‌MA Radio has been awarded the Creative Skillset Tick, the industry kitemark of quality, following a rigorous assessment process by experts working in the Creative Industries. The Creative Skillset Tick is awarded to practice-based courses which best prepare students for a career in the industry.‌

We are accredited to teach the industry-leading SADiE6 editing system. We also teach two systems for music playout: RCS Selector and Master Control.

You will be taught by professionals who currently work in radio, producing their own programmes for BBC so you can be sure that the course is completely up-to-date.

The practical work will be supported by contextual studies. The final stage of the course takes the form of research leading to a dissertation, or a major practical project with a contextual report.

Sunderland’s Media Department has been recognised for producing some world-leading and internationally excellent research. Our research expertise includes broadcast technology, radio formats, programming, participatory radio, voice in radio and cinema, radio drama, and women and radio.

All production material will be broadcast on Spark FM and you can expect to be actively involved in running the 24/7 Community Radio station based in the campus Media Centre. Spark FM has won many awards including four golds at the Student Radio Awards 2012.

For more information on the part time option of this course, please view this web-page: http://www.sunderland.ac.uk/courses/artsdesignandmedia/postgraduate/radio-part-time/

Course content

The content of the course is shaped by your personal interests with guidance and inspiration from Sunderland's supportive tutors.

Radio 1 (60 Credits)
-Radio Studies 1
-Radio Station Management 1
-Production Management and Research

Radio 2 (60 Credits)
-Advanced Radio Production and Broadcasting (40 Credits). This module will include a portfolio of work with a choice from: radio feature, documentary, radio drama, commercials, experimental radio, podcasts and Spark FM production and presentation. Plus either:
-Radio Studies 2 (20 Credits)
Or
-Radio Station Management 2 (20 Credits)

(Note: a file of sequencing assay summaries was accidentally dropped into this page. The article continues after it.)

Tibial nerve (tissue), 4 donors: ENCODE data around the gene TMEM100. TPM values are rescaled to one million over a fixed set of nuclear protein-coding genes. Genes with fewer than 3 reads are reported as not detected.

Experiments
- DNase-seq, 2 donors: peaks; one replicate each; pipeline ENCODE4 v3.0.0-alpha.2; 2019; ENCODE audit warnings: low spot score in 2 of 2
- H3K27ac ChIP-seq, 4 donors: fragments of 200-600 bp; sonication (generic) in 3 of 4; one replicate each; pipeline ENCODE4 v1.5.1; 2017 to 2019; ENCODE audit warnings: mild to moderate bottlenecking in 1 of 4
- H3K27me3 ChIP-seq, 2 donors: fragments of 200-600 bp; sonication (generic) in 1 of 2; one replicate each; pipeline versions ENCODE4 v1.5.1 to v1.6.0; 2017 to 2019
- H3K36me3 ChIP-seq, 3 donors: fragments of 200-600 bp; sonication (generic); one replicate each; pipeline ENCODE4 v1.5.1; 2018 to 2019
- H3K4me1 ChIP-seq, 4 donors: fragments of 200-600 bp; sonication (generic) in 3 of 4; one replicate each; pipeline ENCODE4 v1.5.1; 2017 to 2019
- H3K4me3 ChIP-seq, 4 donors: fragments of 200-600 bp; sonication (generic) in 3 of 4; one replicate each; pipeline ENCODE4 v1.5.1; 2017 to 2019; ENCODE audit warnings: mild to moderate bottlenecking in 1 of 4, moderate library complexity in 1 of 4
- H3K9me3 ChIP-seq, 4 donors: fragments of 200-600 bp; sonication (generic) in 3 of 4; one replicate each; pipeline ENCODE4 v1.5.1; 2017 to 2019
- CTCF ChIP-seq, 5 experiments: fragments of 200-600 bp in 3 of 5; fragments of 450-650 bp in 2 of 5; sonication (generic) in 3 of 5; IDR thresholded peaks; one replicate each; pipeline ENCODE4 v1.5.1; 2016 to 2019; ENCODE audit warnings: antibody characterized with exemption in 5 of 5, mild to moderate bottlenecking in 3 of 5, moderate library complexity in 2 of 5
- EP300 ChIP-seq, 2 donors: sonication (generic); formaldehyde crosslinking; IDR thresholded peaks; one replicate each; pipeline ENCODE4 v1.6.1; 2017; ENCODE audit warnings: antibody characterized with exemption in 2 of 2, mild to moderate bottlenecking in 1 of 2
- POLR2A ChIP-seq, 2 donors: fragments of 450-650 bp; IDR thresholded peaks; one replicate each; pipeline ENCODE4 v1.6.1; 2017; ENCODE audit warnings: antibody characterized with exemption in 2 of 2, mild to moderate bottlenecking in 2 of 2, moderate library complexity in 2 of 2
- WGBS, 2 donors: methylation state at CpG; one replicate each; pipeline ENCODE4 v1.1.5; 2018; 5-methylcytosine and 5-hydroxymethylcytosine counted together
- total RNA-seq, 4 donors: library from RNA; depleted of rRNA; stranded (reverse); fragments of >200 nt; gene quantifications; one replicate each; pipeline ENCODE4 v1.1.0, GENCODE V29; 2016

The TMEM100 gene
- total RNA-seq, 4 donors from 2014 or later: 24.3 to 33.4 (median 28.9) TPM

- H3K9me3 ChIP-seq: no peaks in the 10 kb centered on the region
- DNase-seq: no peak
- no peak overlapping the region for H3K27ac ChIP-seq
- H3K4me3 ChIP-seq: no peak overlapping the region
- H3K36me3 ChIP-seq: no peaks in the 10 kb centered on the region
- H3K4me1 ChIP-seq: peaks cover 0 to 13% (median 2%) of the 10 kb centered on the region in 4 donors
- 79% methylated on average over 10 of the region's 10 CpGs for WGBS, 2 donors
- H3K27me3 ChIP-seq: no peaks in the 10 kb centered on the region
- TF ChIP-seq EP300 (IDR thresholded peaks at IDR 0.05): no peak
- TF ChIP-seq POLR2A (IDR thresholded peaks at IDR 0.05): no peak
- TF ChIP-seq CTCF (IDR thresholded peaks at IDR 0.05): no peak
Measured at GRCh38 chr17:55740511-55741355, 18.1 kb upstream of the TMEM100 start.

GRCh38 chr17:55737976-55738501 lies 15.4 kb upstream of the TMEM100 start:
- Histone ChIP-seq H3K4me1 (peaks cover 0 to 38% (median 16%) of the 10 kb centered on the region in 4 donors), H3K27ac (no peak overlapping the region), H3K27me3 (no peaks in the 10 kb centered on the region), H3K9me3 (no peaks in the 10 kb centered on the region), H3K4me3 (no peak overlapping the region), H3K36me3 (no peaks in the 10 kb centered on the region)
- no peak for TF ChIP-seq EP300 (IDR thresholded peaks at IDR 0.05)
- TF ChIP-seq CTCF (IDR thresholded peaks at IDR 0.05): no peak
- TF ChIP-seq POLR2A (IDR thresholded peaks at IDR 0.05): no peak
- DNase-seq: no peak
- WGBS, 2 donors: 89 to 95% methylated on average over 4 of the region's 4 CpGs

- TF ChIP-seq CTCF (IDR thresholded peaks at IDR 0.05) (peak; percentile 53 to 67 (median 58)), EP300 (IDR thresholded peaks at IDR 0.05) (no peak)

Radio 3 (60 Credits)
-You will complete a supervised dissertation on a topic of your choice. As the culmination of the course, it will build on all the skills and knowledge that you have gained up to this point.

Teaching and assessment

Compared to an undergraduate course, you will find that this Masters requires a higher level of independent working.

We use a wide variety of teaching and learning methods which include lectures, seminars, workshops and practical demonstrations. Your active involvement in our on-campus radio station, Spark FM, is integral to your learning experience. Theory and practice will go hand in hand as you plan, undertake and evaluate projects and programmes. You will have high levels of contact with tutors, who give regular feedback and support, and you will also work in groups to develop skills in communication and teamwork.

Sunderland’s tutors have recent experience of working in public service, commercial and community radio. In addition, the University has long-standing links with radio industry organisations such as the UK Radio Academy, Community Media Association and Northern Arts.

Facilities & location

Sunderland is the only university in the North of England with a full-time community radio licence. Spark FM broadcasts from purpose-built studios at the David Puttnam Media Centre. This is a centre for excellence in training students, with continual investment in industry-standard equipment.

Radio studios
We have six radio studios including the transmission suite for 107 Spark FM. It broadcasts 24 hours a day, 365 days a year, with a target audience of 15-24-year-olds. There is a radio drama/music recording/general purpose studio and four voice over booths.

Digital editing
There are over 30 workstations capable of using Abode Audition and the state-of-the-art SADiE6 editing systems.

Other media facilities
We have two TV studios complete with green rooms and control rooms. Equipment includes four Steadicam rigs plus dolly, track and mini crane and we also have over 40 full HD tapeless field camera systems.

There is a 203-seat cinema with full HD projection, 7.1 surround sound facility and the capability to play 3D feature films. We have a live Sky feed and off-air recording facility, including DVD and Blu-ray recording, plus extensive footage archive/library.

University Library Services
We’ve got a wide range of books, journals and e-books on relevant topics, with many more available through the inter-library loan service. Useful resources for your studies include archival sound recordings with over 12,000 hours of recordings.

Employment & careers